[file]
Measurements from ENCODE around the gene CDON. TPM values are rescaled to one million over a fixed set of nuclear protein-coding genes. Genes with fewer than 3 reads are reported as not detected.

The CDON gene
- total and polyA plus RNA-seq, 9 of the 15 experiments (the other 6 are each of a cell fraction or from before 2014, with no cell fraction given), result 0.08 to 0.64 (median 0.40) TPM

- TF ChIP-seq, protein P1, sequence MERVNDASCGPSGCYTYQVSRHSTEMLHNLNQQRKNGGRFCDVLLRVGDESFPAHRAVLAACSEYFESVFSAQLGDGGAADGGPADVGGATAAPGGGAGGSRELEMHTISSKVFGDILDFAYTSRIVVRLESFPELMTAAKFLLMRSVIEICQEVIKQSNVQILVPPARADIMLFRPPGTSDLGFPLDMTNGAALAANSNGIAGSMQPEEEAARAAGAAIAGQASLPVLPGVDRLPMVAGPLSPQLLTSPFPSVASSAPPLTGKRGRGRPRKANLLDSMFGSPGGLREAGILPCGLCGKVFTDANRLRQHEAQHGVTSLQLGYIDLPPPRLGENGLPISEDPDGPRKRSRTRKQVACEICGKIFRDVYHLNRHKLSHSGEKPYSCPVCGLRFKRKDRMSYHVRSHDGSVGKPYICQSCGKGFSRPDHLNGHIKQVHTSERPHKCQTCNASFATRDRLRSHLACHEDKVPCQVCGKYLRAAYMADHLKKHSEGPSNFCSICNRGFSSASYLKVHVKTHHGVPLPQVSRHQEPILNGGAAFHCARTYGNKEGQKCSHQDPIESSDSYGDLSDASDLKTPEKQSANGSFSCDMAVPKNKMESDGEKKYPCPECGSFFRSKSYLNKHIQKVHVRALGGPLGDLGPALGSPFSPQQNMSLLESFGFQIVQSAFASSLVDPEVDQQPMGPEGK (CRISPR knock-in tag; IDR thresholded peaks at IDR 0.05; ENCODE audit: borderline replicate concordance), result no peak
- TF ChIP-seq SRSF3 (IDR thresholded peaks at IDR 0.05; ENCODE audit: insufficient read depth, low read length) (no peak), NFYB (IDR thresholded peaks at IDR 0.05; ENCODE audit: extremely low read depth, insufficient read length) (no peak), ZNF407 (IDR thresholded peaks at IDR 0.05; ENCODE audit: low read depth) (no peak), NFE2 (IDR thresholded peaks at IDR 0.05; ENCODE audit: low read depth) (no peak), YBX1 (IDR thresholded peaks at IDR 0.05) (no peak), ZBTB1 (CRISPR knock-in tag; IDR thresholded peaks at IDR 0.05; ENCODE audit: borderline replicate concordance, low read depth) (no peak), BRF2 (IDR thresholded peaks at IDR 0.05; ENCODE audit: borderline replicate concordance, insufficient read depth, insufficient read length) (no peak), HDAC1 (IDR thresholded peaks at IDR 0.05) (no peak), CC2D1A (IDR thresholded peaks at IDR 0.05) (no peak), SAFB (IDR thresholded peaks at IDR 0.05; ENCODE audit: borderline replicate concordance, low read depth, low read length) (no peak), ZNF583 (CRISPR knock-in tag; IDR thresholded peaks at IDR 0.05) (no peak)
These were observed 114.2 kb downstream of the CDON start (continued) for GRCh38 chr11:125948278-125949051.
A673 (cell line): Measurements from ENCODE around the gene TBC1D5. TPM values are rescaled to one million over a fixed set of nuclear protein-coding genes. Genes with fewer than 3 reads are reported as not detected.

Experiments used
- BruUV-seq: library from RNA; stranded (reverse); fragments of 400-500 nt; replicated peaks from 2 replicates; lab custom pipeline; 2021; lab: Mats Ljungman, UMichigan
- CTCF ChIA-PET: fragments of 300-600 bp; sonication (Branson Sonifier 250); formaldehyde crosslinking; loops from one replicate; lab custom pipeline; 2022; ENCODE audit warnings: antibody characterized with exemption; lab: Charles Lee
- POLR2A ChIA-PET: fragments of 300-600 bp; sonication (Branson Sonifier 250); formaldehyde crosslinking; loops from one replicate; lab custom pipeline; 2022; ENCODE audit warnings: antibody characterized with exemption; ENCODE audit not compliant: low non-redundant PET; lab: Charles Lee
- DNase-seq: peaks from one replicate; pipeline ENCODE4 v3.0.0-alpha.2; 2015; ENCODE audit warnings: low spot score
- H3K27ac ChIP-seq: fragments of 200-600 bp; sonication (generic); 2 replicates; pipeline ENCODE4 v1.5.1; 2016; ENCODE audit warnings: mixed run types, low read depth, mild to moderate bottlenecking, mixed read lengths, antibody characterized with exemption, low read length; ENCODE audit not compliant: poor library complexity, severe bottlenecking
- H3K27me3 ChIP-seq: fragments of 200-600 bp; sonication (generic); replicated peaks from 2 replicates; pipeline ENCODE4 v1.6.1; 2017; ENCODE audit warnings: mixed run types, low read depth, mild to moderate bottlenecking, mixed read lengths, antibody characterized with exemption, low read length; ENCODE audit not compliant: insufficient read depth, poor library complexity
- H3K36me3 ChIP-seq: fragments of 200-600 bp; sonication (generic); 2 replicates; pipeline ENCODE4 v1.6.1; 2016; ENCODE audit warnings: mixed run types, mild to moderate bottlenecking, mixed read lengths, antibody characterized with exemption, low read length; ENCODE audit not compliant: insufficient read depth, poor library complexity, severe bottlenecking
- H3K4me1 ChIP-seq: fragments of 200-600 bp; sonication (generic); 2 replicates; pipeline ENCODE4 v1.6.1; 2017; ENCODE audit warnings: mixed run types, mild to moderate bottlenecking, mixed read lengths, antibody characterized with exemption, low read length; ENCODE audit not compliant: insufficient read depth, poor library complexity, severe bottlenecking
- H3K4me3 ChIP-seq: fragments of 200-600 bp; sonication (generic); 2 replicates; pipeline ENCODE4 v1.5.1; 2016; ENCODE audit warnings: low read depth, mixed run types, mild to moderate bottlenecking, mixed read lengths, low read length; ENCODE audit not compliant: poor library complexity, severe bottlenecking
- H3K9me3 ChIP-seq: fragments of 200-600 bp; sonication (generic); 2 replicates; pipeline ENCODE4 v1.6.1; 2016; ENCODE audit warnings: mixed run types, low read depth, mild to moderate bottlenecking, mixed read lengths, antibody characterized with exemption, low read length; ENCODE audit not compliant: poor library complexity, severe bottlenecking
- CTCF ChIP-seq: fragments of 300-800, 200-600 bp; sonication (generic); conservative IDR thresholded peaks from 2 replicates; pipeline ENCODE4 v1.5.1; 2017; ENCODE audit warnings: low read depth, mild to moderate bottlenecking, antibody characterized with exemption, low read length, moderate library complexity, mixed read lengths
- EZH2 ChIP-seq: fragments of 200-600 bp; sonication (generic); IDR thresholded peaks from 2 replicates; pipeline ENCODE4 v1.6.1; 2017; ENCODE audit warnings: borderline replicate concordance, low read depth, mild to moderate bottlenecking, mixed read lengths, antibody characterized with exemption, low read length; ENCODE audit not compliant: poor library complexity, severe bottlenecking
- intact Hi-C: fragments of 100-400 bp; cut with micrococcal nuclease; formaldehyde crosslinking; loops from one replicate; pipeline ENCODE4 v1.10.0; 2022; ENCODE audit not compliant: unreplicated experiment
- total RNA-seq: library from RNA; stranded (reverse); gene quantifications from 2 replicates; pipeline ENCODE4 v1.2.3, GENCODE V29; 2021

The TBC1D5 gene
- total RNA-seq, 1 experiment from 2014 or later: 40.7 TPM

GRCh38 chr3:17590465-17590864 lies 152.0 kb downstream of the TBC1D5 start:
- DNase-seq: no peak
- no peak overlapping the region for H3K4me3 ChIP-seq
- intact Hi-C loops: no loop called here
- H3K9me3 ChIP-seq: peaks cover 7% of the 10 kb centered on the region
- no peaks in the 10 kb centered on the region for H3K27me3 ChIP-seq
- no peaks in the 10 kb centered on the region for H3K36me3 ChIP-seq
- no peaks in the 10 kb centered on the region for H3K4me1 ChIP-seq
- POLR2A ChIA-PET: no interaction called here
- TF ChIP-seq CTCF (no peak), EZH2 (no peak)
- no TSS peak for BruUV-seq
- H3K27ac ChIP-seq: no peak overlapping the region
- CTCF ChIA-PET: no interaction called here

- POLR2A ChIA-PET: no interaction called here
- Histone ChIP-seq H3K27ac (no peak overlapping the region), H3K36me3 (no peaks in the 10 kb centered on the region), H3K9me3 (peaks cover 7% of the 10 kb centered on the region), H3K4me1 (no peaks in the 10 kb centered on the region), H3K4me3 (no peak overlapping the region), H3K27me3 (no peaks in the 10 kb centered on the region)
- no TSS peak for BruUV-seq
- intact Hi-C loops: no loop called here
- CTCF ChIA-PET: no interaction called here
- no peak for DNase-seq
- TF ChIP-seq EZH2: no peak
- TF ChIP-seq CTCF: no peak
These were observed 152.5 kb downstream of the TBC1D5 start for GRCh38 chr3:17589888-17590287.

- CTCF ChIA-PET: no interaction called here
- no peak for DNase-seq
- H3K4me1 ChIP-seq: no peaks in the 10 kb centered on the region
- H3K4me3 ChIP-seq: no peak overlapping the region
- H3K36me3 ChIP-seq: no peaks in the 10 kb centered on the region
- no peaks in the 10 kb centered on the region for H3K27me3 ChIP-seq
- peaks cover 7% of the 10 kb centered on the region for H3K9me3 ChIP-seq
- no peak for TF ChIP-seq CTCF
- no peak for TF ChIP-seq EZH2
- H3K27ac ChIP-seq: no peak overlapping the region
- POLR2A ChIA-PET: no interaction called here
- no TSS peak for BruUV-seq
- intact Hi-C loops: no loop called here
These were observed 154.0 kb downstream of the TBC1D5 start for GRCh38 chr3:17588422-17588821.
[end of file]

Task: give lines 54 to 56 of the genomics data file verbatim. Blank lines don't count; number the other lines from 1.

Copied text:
- no peak for TF ChIP-seq CTCF
- no peak for TF ChIP-seq EZH2
- H3K27ac ChIP-seq: no peak overlapping the region